I. THE LARGE AMOUNT OF ACCIDENT which enters into the fabric of human life. Take, for example, a bad railway accident. How accidental it seems that one man should just miss that train and be saved, and that another should just catch it and be killed; that one should take a seat in the carriage which is crushed, and another in the carriage which is left whole; that one should be sitting exactly where the bent and twisted timber pierced him, and another exactly where no injury was dealt, etc.! It is the same with the battle-field, with the thunderstorm, with the falling house. One is taken, and another left; and the taking of the one and the leaving of the other seems to be pure accident - not the result of reason or forethought, but entirely fortuitous.
II. OUR CORRECTED THOUGHT CONCERNING IT.
1. Of accident in the sense of chance we know there is nothing. Everything is "under law;" and even where there is no law apparent, we are assured, by the exercise of our reason, that there must be the operation of law, though it is out of our sight. In this world of God's, pure chance has not an inch of ground to work upon.
2. There is usually much more play of reason and habit in "accidental events" than seems at first sight. Things result as they do because habit is stronger than judgment, or because foolish men disregard the counsel of the wise; because thoughtful men take the precautions which result in their safety, and because thoughtless men take the action which issues in their suffering or death.
3. The providence of God covers the entire field of human life. May we venture to believe that the hand of God is in the events and issues of life? I think we may.
(1) It is clearly within the range of the activities of an Infinite Being to whom nothing is small as nothing is great.
(2) His Fatherhood would lead him to follow the course of every one of his children with parental interest, and to interpose his hand wherever he saw it was wise to do so.
(3) Scripture warrants the conclusion: "Precious in the sight of the Lord is the death of his saints;" "The way of man is not in himself; it is not in man that walketh to direct his steps;" "Not a sparrow falleth to the ground without your Father: ye are of more value than many sparrows."
III. THE LARGE MEASURE OF UNCERTAINTY THAT REMAINS AND MUST REMAIN. Human science has introduced many safeguards, but it has also introduced new perils. The "chapter of accidents" is as long as it ever was in the contemporary history of mankind. God is supreme, but he lets many things happen we should antecedently have supposed he would step in to prevent; he lets good men take the consequence of their mistakes; he permits the very holy and the very useful to be overtaken by sad misfortunes and even by fatal calamities. We cannot guarantee the future; we cannot ensure prosperity, health, friends, reputation, long life. To one that seems to be heir to all these good things they will fall; to another who seems equally likely to inherit them they will be denied: one is taken, the other left. Therefore let us turn to -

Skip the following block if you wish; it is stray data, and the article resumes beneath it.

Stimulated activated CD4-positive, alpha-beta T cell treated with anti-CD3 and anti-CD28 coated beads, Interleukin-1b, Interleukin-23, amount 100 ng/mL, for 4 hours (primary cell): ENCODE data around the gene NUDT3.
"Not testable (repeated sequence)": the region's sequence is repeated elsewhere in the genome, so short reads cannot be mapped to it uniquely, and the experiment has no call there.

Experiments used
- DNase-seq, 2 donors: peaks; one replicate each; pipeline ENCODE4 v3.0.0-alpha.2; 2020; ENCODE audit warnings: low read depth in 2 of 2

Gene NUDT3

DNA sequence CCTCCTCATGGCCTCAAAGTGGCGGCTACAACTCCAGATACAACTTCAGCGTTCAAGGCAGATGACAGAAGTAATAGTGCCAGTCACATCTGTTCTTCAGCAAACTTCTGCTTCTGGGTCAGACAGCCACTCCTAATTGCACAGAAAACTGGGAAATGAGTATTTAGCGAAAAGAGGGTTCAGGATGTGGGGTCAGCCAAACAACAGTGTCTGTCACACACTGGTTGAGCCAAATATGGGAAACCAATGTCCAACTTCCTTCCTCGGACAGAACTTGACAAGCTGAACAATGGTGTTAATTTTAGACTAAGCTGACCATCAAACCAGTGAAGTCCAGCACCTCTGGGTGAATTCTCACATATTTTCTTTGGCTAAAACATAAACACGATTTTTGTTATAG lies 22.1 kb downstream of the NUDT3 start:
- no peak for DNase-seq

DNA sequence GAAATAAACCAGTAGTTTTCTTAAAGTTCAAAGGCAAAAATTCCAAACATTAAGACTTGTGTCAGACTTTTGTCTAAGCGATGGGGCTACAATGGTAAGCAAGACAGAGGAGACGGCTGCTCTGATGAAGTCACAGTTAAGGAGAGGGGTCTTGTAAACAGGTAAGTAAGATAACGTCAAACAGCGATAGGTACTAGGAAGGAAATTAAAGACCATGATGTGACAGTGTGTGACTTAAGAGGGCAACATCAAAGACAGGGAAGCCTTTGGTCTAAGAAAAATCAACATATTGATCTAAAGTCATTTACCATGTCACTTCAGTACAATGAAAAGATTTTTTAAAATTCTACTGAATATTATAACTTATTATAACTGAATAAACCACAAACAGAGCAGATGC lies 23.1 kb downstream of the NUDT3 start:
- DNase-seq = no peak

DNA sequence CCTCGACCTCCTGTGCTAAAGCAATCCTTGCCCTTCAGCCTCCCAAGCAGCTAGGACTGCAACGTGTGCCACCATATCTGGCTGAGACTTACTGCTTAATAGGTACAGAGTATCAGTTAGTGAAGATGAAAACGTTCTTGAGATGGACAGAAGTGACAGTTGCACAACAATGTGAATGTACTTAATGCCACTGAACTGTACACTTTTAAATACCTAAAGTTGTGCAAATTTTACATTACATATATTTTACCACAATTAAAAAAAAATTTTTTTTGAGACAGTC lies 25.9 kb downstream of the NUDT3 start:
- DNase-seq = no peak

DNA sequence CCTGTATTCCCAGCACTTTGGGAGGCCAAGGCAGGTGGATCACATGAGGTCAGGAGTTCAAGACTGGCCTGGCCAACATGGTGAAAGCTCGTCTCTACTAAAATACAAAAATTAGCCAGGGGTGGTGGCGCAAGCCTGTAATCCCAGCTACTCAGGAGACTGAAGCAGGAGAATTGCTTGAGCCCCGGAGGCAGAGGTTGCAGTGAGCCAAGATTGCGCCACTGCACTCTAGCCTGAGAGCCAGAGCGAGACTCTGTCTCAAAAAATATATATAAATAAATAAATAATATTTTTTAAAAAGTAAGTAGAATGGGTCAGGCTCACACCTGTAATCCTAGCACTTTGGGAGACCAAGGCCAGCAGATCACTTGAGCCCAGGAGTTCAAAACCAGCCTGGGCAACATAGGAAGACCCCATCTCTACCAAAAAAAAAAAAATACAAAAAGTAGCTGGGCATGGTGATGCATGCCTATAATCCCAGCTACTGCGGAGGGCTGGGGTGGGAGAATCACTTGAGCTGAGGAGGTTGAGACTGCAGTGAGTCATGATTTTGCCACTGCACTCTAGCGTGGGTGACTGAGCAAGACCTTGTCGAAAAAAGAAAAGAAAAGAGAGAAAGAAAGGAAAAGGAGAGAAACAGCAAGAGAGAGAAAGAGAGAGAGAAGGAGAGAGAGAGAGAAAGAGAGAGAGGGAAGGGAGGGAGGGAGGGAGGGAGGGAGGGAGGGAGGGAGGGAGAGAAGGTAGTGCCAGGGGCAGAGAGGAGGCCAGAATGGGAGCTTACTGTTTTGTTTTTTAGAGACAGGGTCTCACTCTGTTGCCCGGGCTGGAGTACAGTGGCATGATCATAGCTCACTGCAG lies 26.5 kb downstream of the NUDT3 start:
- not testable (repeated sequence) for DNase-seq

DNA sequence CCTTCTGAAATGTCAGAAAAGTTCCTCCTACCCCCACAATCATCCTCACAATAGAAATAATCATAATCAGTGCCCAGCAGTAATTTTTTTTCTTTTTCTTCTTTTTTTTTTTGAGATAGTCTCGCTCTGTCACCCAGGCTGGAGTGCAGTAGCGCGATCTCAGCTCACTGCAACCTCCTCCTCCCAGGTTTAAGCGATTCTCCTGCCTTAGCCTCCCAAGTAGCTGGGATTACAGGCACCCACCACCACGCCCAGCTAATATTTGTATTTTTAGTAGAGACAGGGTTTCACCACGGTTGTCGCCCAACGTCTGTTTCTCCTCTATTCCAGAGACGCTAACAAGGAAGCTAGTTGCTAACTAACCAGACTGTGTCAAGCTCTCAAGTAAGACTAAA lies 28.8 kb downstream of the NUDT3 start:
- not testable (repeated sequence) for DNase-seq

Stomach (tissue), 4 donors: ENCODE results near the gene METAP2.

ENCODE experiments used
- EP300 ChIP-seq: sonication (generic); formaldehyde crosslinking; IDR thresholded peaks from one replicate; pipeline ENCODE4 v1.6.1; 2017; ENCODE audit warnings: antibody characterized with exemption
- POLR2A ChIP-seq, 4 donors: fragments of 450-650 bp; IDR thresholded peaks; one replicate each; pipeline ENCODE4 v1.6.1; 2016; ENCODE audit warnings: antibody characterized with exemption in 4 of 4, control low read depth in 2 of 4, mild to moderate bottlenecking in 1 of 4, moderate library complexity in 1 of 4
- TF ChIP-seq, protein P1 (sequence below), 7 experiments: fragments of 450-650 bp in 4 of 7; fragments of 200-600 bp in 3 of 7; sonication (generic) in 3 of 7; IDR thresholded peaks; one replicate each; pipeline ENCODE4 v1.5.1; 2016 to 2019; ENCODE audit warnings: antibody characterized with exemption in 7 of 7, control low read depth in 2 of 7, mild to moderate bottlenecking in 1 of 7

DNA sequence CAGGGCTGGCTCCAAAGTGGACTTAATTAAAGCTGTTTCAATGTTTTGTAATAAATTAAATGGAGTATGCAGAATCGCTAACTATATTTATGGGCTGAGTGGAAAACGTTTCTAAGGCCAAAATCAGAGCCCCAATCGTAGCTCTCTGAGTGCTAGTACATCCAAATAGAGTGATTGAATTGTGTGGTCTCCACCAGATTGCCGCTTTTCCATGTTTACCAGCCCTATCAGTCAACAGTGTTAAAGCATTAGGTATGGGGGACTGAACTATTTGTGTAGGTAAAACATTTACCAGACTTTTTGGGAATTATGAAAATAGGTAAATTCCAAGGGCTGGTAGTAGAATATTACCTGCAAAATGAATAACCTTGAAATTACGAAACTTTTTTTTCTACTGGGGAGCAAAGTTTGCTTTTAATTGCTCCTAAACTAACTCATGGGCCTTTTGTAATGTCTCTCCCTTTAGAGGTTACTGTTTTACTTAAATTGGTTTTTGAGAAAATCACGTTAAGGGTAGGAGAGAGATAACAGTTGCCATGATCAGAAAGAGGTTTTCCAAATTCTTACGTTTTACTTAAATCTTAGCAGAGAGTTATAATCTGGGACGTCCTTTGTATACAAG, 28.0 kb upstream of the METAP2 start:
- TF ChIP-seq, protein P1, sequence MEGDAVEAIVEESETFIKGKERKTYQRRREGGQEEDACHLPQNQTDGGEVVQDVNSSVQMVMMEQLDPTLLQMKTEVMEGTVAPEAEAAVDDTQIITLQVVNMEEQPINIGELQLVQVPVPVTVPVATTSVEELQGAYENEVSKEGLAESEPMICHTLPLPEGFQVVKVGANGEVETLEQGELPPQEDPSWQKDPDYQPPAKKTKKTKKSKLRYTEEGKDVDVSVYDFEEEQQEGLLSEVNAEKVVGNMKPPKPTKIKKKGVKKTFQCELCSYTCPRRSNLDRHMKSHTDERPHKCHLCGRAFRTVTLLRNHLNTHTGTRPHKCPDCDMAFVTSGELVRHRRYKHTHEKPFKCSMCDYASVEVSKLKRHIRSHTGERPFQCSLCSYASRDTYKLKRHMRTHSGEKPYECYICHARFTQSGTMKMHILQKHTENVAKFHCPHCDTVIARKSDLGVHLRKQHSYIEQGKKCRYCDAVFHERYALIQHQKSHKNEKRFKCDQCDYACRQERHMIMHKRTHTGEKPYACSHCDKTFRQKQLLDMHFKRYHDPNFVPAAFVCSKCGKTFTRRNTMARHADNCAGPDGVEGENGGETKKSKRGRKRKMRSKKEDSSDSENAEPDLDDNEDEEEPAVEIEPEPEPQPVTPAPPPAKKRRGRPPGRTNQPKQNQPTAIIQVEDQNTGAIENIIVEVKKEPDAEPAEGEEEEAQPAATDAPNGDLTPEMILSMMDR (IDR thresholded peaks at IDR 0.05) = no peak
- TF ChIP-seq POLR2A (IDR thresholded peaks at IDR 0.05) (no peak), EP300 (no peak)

IV. THE ONE GOOD THING ON WHICH WE CAN ABSOLUTELY COUNT. There is "a good part which shall not be taken away." This is a Christian character; its foundations are laid in repentance and faith; it is built up of reverent study, of worship, of the obedience of love. Its glory is in resemblance to Jesus Christ himself. This is within every man's reach, and it cannot be taken; it must be left. He who secures that is safe for ever. No accident can rob him of his heritage. His treasure and himself are immovable; for "he that doeth the will of God abideth for ever." - C.
The one shall be taken, and the other shall be left.
(Bishop Moberly.)1. The meaning of the text being established, we have next to inquire what the lessons are which it is designed to teach us. When it is considered in relation to its context, it becomes plain that the primary intention of the passage is to denote the suddenness with which the day of the Lord will come upon the inhabitants of the earth. "Of that day and hour knoweth no man, no, not the angels of heaven, but My Father only." There will be no perceptible check or change in the current of human affairs to warn us of its coming. Men will be engaged to the very last in the ordinary occupations of life, "as in the days of Noe" and "as in the days of Lot," "eating and drinking, marrying and giving in marriage." Nor shall the great and final partition of good and evil be preceded or prefigured by any partial and gradual severance. Men and women shall be united in their daily tasks, and even in the most familiar intercourse of domestic life, between whom there shall be a great gulf fixed in that day.
2. There is a further lesson which may be derived from the text, and which it is also without doubt intended to convey. It is one which is set forth more or less plainly in other places of Holy Scripture. The children of this world and the children of light cannot be absolutely distinguished, so long as we see through a glass, darkly. Our estimate of another's character is after all nothing better than an inference from phenomena, and our powers of inference are at least as fallible in this as in all other matters. The warmest friendships, the most endearing ties, can afford us no unmistakable guarantee that those with whom we are thus outwardly united, are both almost and altogether such as we are.